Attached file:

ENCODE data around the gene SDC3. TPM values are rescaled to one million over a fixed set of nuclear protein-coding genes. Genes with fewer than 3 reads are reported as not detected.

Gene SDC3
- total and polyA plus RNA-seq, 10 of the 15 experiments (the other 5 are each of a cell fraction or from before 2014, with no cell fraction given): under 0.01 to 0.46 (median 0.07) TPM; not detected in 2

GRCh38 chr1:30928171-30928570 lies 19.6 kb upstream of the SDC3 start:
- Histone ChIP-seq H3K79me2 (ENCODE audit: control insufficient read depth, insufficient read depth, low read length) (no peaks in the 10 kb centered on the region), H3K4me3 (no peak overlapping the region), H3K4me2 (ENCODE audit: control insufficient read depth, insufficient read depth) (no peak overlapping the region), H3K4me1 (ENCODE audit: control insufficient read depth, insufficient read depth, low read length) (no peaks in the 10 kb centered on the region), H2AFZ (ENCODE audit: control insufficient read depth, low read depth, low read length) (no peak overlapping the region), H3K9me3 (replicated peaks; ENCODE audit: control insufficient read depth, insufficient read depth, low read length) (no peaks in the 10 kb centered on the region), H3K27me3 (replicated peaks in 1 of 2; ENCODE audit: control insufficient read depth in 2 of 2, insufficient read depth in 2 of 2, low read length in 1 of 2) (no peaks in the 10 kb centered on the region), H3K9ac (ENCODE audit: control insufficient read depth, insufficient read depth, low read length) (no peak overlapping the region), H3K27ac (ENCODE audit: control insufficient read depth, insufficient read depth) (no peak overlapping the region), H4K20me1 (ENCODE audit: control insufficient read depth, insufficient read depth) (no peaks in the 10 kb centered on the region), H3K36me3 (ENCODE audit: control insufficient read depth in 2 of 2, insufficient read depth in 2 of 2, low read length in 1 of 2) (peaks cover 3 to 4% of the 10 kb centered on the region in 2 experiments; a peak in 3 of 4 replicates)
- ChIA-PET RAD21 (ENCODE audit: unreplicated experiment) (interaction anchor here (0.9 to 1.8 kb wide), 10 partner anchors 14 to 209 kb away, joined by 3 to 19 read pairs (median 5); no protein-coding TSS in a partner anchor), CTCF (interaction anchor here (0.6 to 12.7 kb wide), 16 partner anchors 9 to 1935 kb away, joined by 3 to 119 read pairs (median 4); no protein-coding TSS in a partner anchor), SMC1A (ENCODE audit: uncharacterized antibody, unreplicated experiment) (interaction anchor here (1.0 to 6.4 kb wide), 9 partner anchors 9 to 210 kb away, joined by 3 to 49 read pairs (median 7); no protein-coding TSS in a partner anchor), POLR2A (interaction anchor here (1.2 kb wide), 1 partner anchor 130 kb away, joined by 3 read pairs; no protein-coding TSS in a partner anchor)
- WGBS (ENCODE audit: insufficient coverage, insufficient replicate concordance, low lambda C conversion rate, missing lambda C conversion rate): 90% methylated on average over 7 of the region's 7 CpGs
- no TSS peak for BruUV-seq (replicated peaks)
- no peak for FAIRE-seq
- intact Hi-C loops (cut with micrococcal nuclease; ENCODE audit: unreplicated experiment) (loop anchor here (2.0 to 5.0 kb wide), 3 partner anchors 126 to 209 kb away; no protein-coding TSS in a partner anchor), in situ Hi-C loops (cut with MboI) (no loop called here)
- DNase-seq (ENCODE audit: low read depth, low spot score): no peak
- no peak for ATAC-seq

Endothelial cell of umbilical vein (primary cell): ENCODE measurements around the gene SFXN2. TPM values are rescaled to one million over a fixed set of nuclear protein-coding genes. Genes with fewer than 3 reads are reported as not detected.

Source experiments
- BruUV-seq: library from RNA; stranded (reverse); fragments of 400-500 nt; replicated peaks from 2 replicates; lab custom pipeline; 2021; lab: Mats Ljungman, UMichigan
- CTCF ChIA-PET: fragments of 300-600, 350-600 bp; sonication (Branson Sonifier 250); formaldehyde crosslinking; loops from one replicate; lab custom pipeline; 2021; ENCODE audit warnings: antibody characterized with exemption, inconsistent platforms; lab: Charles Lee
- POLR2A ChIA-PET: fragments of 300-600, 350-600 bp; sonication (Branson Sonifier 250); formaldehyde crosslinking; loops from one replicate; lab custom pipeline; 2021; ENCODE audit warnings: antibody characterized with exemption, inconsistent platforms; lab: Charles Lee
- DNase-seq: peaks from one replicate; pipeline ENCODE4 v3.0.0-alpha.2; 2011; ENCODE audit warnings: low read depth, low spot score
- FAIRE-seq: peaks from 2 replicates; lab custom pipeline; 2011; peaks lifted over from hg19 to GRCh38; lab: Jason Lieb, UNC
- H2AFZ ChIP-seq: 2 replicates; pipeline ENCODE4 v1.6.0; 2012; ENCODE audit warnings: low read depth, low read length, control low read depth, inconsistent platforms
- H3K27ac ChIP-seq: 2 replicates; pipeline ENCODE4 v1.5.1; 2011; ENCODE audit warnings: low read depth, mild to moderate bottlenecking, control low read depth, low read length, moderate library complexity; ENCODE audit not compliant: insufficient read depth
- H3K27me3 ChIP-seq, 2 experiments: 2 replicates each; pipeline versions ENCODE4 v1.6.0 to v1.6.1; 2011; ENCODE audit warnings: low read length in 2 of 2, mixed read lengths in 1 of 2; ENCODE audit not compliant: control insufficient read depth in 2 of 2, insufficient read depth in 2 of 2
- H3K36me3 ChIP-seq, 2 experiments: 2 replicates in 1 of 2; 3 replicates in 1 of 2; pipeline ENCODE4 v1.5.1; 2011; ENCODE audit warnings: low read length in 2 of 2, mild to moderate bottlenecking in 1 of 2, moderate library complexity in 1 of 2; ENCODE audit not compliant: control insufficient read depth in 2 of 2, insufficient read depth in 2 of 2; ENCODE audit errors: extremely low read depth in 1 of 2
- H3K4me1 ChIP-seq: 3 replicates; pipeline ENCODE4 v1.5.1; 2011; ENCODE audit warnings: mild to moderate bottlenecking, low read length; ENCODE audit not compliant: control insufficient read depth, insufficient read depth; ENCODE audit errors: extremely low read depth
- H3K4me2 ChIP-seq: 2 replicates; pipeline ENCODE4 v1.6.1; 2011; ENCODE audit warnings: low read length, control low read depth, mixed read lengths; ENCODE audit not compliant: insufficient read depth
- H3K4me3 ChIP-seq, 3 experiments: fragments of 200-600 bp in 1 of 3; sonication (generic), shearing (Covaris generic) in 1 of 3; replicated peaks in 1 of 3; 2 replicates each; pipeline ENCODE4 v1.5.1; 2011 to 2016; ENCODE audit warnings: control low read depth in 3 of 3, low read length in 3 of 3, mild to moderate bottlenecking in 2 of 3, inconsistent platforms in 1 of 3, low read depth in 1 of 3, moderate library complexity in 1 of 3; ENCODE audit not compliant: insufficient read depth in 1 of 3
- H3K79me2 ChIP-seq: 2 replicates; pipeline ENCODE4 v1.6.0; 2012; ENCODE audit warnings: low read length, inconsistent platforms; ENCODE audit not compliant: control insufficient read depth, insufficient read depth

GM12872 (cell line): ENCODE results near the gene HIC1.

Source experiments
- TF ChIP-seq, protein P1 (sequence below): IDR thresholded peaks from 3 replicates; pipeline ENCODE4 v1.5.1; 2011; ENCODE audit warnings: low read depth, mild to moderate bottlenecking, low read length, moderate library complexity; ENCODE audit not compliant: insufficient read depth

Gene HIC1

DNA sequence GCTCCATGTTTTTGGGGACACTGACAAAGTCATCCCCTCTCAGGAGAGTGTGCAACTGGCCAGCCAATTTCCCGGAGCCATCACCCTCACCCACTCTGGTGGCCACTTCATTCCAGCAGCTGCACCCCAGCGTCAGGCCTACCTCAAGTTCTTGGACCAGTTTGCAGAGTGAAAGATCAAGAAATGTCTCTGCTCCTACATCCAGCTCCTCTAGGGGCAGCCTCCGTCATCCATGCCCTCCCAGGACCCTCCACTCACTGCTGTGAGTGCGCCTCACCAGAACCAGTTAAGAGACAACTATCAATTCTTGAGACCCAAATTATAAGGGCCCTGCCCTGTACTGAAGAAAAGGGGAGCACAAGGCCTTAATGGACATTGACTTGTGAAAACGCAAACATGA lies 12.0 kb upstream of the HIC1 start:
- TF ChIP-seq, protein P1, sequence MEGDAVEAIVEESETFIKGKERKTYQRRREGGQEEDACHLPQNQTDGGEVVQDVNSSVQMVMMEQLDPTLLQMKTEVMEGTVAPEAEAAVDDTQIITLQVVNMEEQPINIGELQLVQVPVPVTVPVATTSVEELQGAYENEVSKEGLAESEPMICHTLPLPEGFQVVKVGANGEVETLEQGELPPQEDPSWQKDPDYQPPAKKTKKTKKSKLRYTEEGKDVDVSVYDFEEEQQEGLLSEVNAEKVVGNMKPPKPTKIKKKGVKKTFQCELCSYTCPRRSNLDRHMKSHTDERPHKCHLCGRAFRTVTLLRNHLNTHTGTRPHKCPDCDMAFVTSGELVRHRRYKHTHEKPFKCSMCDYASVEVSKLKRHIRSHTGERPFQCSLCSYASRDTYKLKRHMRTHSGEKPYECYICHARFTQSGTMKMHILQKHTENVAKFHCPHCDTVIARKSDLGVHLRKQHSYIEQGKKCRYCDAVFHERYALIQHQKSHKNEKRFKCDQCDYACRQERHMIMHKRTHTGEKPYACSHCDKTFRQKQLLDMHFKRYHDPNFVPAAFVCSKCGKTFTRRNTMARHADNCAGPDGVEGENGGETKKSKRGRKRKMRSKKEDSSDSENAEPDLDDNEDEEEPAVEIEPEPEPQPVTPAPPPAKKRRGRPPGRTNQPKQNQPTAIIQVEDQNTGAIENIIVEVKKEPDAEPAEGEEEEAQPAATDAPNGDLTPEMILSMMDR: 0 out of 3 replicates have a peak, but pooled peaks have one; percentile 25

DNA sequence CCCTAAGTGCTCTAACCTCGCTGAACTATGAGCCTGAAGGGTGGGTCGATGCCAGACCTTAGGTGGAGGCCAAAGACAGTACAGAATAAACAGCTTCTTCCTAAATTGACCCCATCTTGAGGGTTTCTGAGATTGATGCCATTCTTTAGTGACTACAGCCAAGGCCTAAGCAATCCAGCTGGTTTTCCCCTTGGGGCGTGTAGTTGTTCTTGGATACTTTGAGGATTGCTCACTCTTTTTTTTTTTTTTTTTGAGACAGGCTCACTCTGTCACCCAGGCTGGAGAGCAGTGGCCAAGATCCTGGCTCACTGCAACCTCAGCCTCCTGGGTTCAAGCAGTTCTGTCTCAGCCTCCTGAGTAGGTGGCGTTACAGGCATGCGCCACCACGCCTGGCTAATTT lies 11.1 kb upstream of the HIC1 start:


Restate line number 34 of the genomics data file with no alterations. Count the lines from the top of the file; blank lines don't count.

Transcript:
DNA sequence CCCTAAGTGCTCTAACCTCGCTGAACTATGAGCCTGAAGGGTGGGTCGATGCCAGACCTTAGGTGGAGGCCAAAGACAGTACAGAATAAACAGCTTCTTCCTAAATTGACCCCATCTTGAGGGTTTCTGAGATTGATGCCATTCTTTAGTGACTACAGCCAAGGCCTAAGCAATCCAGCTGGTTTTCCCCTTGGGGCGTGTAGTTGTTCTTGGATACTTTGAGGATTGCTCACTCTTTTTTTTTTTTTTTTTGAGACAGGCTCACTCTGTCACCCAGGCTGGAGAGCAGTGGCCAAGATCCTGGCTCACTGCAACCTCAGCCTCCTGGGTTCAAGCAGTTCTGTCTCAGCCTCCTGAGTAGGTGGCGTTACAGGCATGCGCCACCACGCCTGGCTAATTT lies 11.1 kb upstream of the HIC1 start: